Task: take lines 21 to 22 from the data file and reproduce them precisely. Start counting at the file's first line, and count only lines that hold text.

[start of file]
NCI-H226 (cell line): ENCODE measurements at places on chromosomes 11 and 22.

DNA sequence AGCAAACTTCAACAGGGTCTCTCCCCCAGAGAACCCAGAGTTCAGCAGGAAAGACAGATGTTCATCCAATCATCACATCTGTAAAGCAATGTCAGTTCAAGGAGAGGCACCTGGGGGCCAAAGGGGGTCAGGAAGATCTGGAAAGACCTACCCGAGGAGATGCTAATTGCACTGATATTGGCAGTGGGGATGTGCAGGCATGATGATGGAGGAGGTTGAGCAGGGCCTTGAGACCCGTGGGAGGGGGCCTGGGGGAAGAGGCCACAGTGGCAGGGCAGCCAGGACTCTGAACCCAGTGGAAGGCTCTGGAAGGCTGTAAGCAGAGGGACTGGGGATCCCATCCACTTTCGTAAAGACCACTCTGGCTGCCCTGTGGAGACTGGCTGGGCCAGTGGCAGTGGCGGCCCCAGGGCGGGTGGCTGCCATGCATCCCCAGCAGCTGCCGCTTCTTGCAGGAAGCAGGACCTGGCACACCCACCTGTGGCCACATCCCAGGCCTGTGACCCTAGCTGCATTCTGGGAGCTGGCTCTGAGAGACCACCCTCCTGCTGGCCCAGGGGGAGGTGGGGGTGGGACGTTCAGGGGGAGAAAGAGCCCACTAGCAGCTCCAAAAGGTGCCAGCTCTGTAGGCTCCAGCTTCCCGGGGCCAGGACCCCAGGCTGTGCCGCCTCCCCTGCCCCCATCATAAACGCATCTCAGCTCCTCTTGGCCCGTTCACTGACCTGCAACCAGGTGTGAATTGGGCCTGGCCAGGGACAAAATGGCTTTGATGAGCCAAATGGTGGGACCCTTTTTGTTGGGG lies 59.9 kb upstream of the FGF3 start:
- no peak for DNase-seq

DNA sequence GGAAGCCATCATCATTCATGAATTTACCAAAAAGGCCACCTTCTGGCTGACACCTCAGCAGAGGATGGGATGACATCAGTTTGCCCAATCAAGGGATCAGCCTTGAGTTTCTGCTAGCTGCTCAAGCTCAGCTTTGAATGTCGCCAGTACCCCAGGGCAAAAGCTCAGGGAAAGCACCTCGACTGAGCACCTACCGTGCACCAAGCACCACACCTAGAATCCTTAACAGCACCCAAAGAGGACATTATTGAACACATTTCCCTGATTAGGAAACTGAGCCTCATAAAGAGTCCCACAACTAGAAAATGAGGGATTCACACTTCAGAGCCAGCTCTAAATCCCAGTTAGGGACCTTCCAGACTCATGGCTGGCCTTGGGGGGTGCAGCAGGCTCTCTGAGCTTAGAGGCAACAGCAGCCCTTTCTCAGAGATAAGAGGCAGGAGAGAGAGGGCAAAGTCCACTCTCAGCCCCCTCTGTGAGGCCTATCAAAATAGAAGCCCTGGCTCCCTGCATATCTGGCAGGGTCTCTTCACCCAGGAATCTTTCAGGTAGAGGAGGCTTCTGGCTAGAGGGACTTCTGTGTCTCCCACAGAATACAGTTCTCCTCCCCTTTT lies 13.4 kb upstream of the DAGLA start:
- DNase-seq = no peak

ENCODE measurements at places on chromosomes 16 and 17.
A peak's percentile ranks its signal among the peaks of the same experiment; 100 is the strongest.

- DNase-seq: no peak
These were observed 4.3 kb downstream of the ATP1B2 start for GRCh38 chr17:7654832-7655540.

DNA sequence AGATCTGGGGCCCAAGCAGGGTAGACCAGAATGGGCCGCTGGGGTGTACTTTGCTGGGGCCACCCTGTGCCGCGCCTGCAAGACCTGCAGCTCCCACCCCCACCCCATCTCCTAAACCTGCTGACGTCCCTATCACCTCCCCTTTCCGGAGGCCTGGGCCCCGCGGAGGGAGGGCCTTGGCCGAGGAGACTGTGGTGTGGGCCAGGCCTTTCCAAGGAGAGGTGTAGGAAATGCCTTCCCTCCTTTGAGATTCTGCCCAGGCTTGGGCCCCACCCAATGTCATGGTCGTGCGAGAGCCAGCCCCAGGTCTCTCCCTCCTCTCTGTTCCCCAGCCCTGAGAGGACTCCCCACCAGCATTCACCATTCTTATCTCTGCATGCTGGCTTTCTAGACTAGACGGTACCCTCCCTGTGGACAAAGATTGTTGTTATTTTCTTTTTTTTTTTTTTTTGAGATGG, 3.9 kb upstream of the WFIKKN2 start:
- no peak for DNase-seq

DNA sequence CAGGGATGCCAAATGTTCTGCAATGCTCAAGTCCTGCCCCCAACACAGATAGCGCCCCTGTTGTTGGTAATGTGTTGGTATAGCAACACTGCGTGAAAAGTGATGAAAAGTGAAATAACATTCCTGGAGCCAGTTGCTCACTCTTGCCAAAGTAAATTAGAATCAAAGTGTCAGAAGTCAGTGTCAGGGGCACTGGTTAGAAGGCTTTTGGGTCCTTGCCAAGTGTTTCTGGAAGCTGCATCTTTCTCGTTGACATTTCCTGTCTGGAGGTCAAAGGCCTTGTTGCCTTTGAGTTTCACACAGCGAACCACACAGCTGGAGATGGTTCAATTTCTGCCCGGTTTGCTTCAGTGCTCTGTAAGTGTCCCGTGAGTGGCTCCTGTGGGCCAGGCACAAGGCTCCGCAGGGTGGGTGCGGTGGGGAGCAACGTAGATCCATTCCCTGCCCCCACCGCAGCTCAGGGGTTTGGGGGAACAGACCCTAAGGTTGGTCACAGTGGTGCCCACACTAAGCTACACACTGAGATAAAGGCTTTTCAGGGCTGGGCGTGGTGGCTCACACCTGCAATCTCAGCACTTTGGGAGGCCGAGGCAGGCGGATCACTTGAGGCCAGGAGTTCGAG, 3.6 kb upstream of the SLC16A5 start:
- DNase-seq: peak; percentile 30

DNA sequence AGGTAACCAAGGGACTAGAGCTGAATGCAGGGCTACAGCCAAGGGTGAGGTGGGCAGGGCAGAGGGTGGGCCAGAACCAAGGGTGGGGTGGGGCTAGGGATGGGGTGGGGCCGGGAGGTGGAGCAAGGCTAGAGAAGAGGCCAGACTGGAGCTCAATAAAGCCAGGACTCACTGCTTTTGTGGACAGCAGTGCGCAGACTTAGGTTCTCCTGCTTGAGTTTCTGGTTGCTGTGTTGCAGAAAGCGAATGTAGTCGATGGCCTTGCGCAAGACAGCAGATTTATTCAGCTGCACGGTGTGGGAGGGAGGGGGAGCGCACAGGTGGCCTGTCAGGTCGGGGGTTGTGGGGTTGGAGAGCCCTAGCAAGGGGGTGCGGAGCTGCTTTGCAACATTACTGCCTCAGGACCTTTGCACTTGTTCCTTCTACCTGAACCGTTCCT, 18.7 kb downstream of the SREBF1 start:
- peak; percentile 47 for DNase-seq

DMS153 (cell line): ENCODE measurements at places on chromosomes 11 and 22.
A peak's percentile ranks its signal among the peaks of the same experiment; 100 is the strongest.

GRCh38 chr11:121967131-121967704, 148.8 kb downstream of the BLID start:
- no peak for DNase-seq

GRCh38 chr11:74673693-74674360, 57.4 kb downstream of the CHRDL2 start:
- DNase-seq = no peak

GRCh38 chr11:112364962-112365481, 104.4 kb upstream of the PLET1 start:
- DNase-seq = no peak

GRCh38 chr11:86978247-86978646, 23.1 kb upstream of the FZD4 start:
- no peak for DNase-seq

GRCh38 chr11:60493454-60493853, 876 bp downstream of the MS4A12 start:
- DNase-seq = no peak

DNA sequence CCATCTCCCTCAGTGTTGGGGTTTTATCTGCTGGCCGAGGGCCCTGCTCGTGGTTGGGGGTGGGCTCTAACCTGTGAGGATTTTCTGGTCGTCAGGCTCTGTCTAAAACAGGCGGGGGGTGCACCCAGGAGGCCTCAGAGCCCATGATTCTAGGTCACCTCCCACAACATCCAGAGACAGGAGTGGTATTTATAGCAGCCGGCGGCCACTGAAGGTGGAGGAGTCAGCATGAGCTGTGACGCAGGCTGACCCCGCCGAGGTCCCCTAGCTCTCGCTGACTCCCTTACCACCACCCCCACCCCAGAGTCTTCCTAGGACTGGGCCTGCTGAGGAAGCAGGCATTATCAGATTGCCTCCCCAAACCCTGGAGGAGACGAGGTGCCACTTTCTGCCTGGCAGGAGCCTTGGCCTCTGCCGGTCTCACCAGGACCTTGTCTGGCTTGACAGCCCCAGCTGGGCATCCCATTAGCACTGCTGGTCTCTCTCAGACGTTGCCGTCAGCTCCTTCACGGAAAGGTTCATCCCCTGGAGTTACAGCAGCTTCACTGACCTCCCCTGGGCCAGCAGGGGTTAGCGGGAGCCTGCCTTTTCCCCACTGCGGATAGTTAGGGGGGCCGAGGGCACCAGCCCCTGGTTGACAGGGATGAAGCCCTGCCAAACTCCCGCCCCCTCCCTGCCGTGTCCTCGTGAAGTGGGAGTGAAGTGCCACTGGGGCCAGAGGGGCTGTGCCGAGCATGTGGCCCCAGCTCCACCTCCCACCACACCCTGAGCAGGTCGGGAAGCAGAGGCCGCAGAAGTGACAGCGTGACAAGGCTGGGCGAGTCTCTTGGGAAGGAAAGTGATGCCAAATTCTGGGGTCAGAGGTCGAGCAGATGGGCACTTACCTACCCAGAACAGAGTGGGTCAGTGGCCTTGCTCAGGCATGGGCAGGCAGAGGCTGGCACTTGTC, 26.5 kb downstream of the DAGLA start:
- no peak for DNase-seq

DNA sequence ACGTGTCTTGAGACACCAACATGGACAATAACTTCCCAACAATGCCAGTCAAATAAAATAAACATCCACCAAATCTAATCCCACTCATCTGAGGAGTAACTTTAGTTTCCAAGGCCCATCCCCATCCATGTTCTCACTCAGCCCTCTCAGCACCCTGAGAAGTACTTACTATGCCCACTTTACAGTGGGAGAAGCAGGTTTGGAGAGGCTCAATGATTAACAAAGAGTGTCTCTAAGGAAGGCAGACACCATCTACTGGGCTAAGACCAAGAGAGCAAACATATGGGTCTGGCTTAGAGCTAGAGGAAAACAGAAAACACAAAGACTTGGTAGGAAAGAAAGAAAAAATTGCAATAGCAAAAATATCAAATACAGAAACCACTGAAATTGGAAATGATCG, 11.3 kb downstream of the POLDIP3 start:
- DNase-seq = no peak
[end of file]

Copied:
- DNase-seq = no peak

GRCh38 chr11:112364962-112365481, 104.4 kb upstream of the PLET1 start: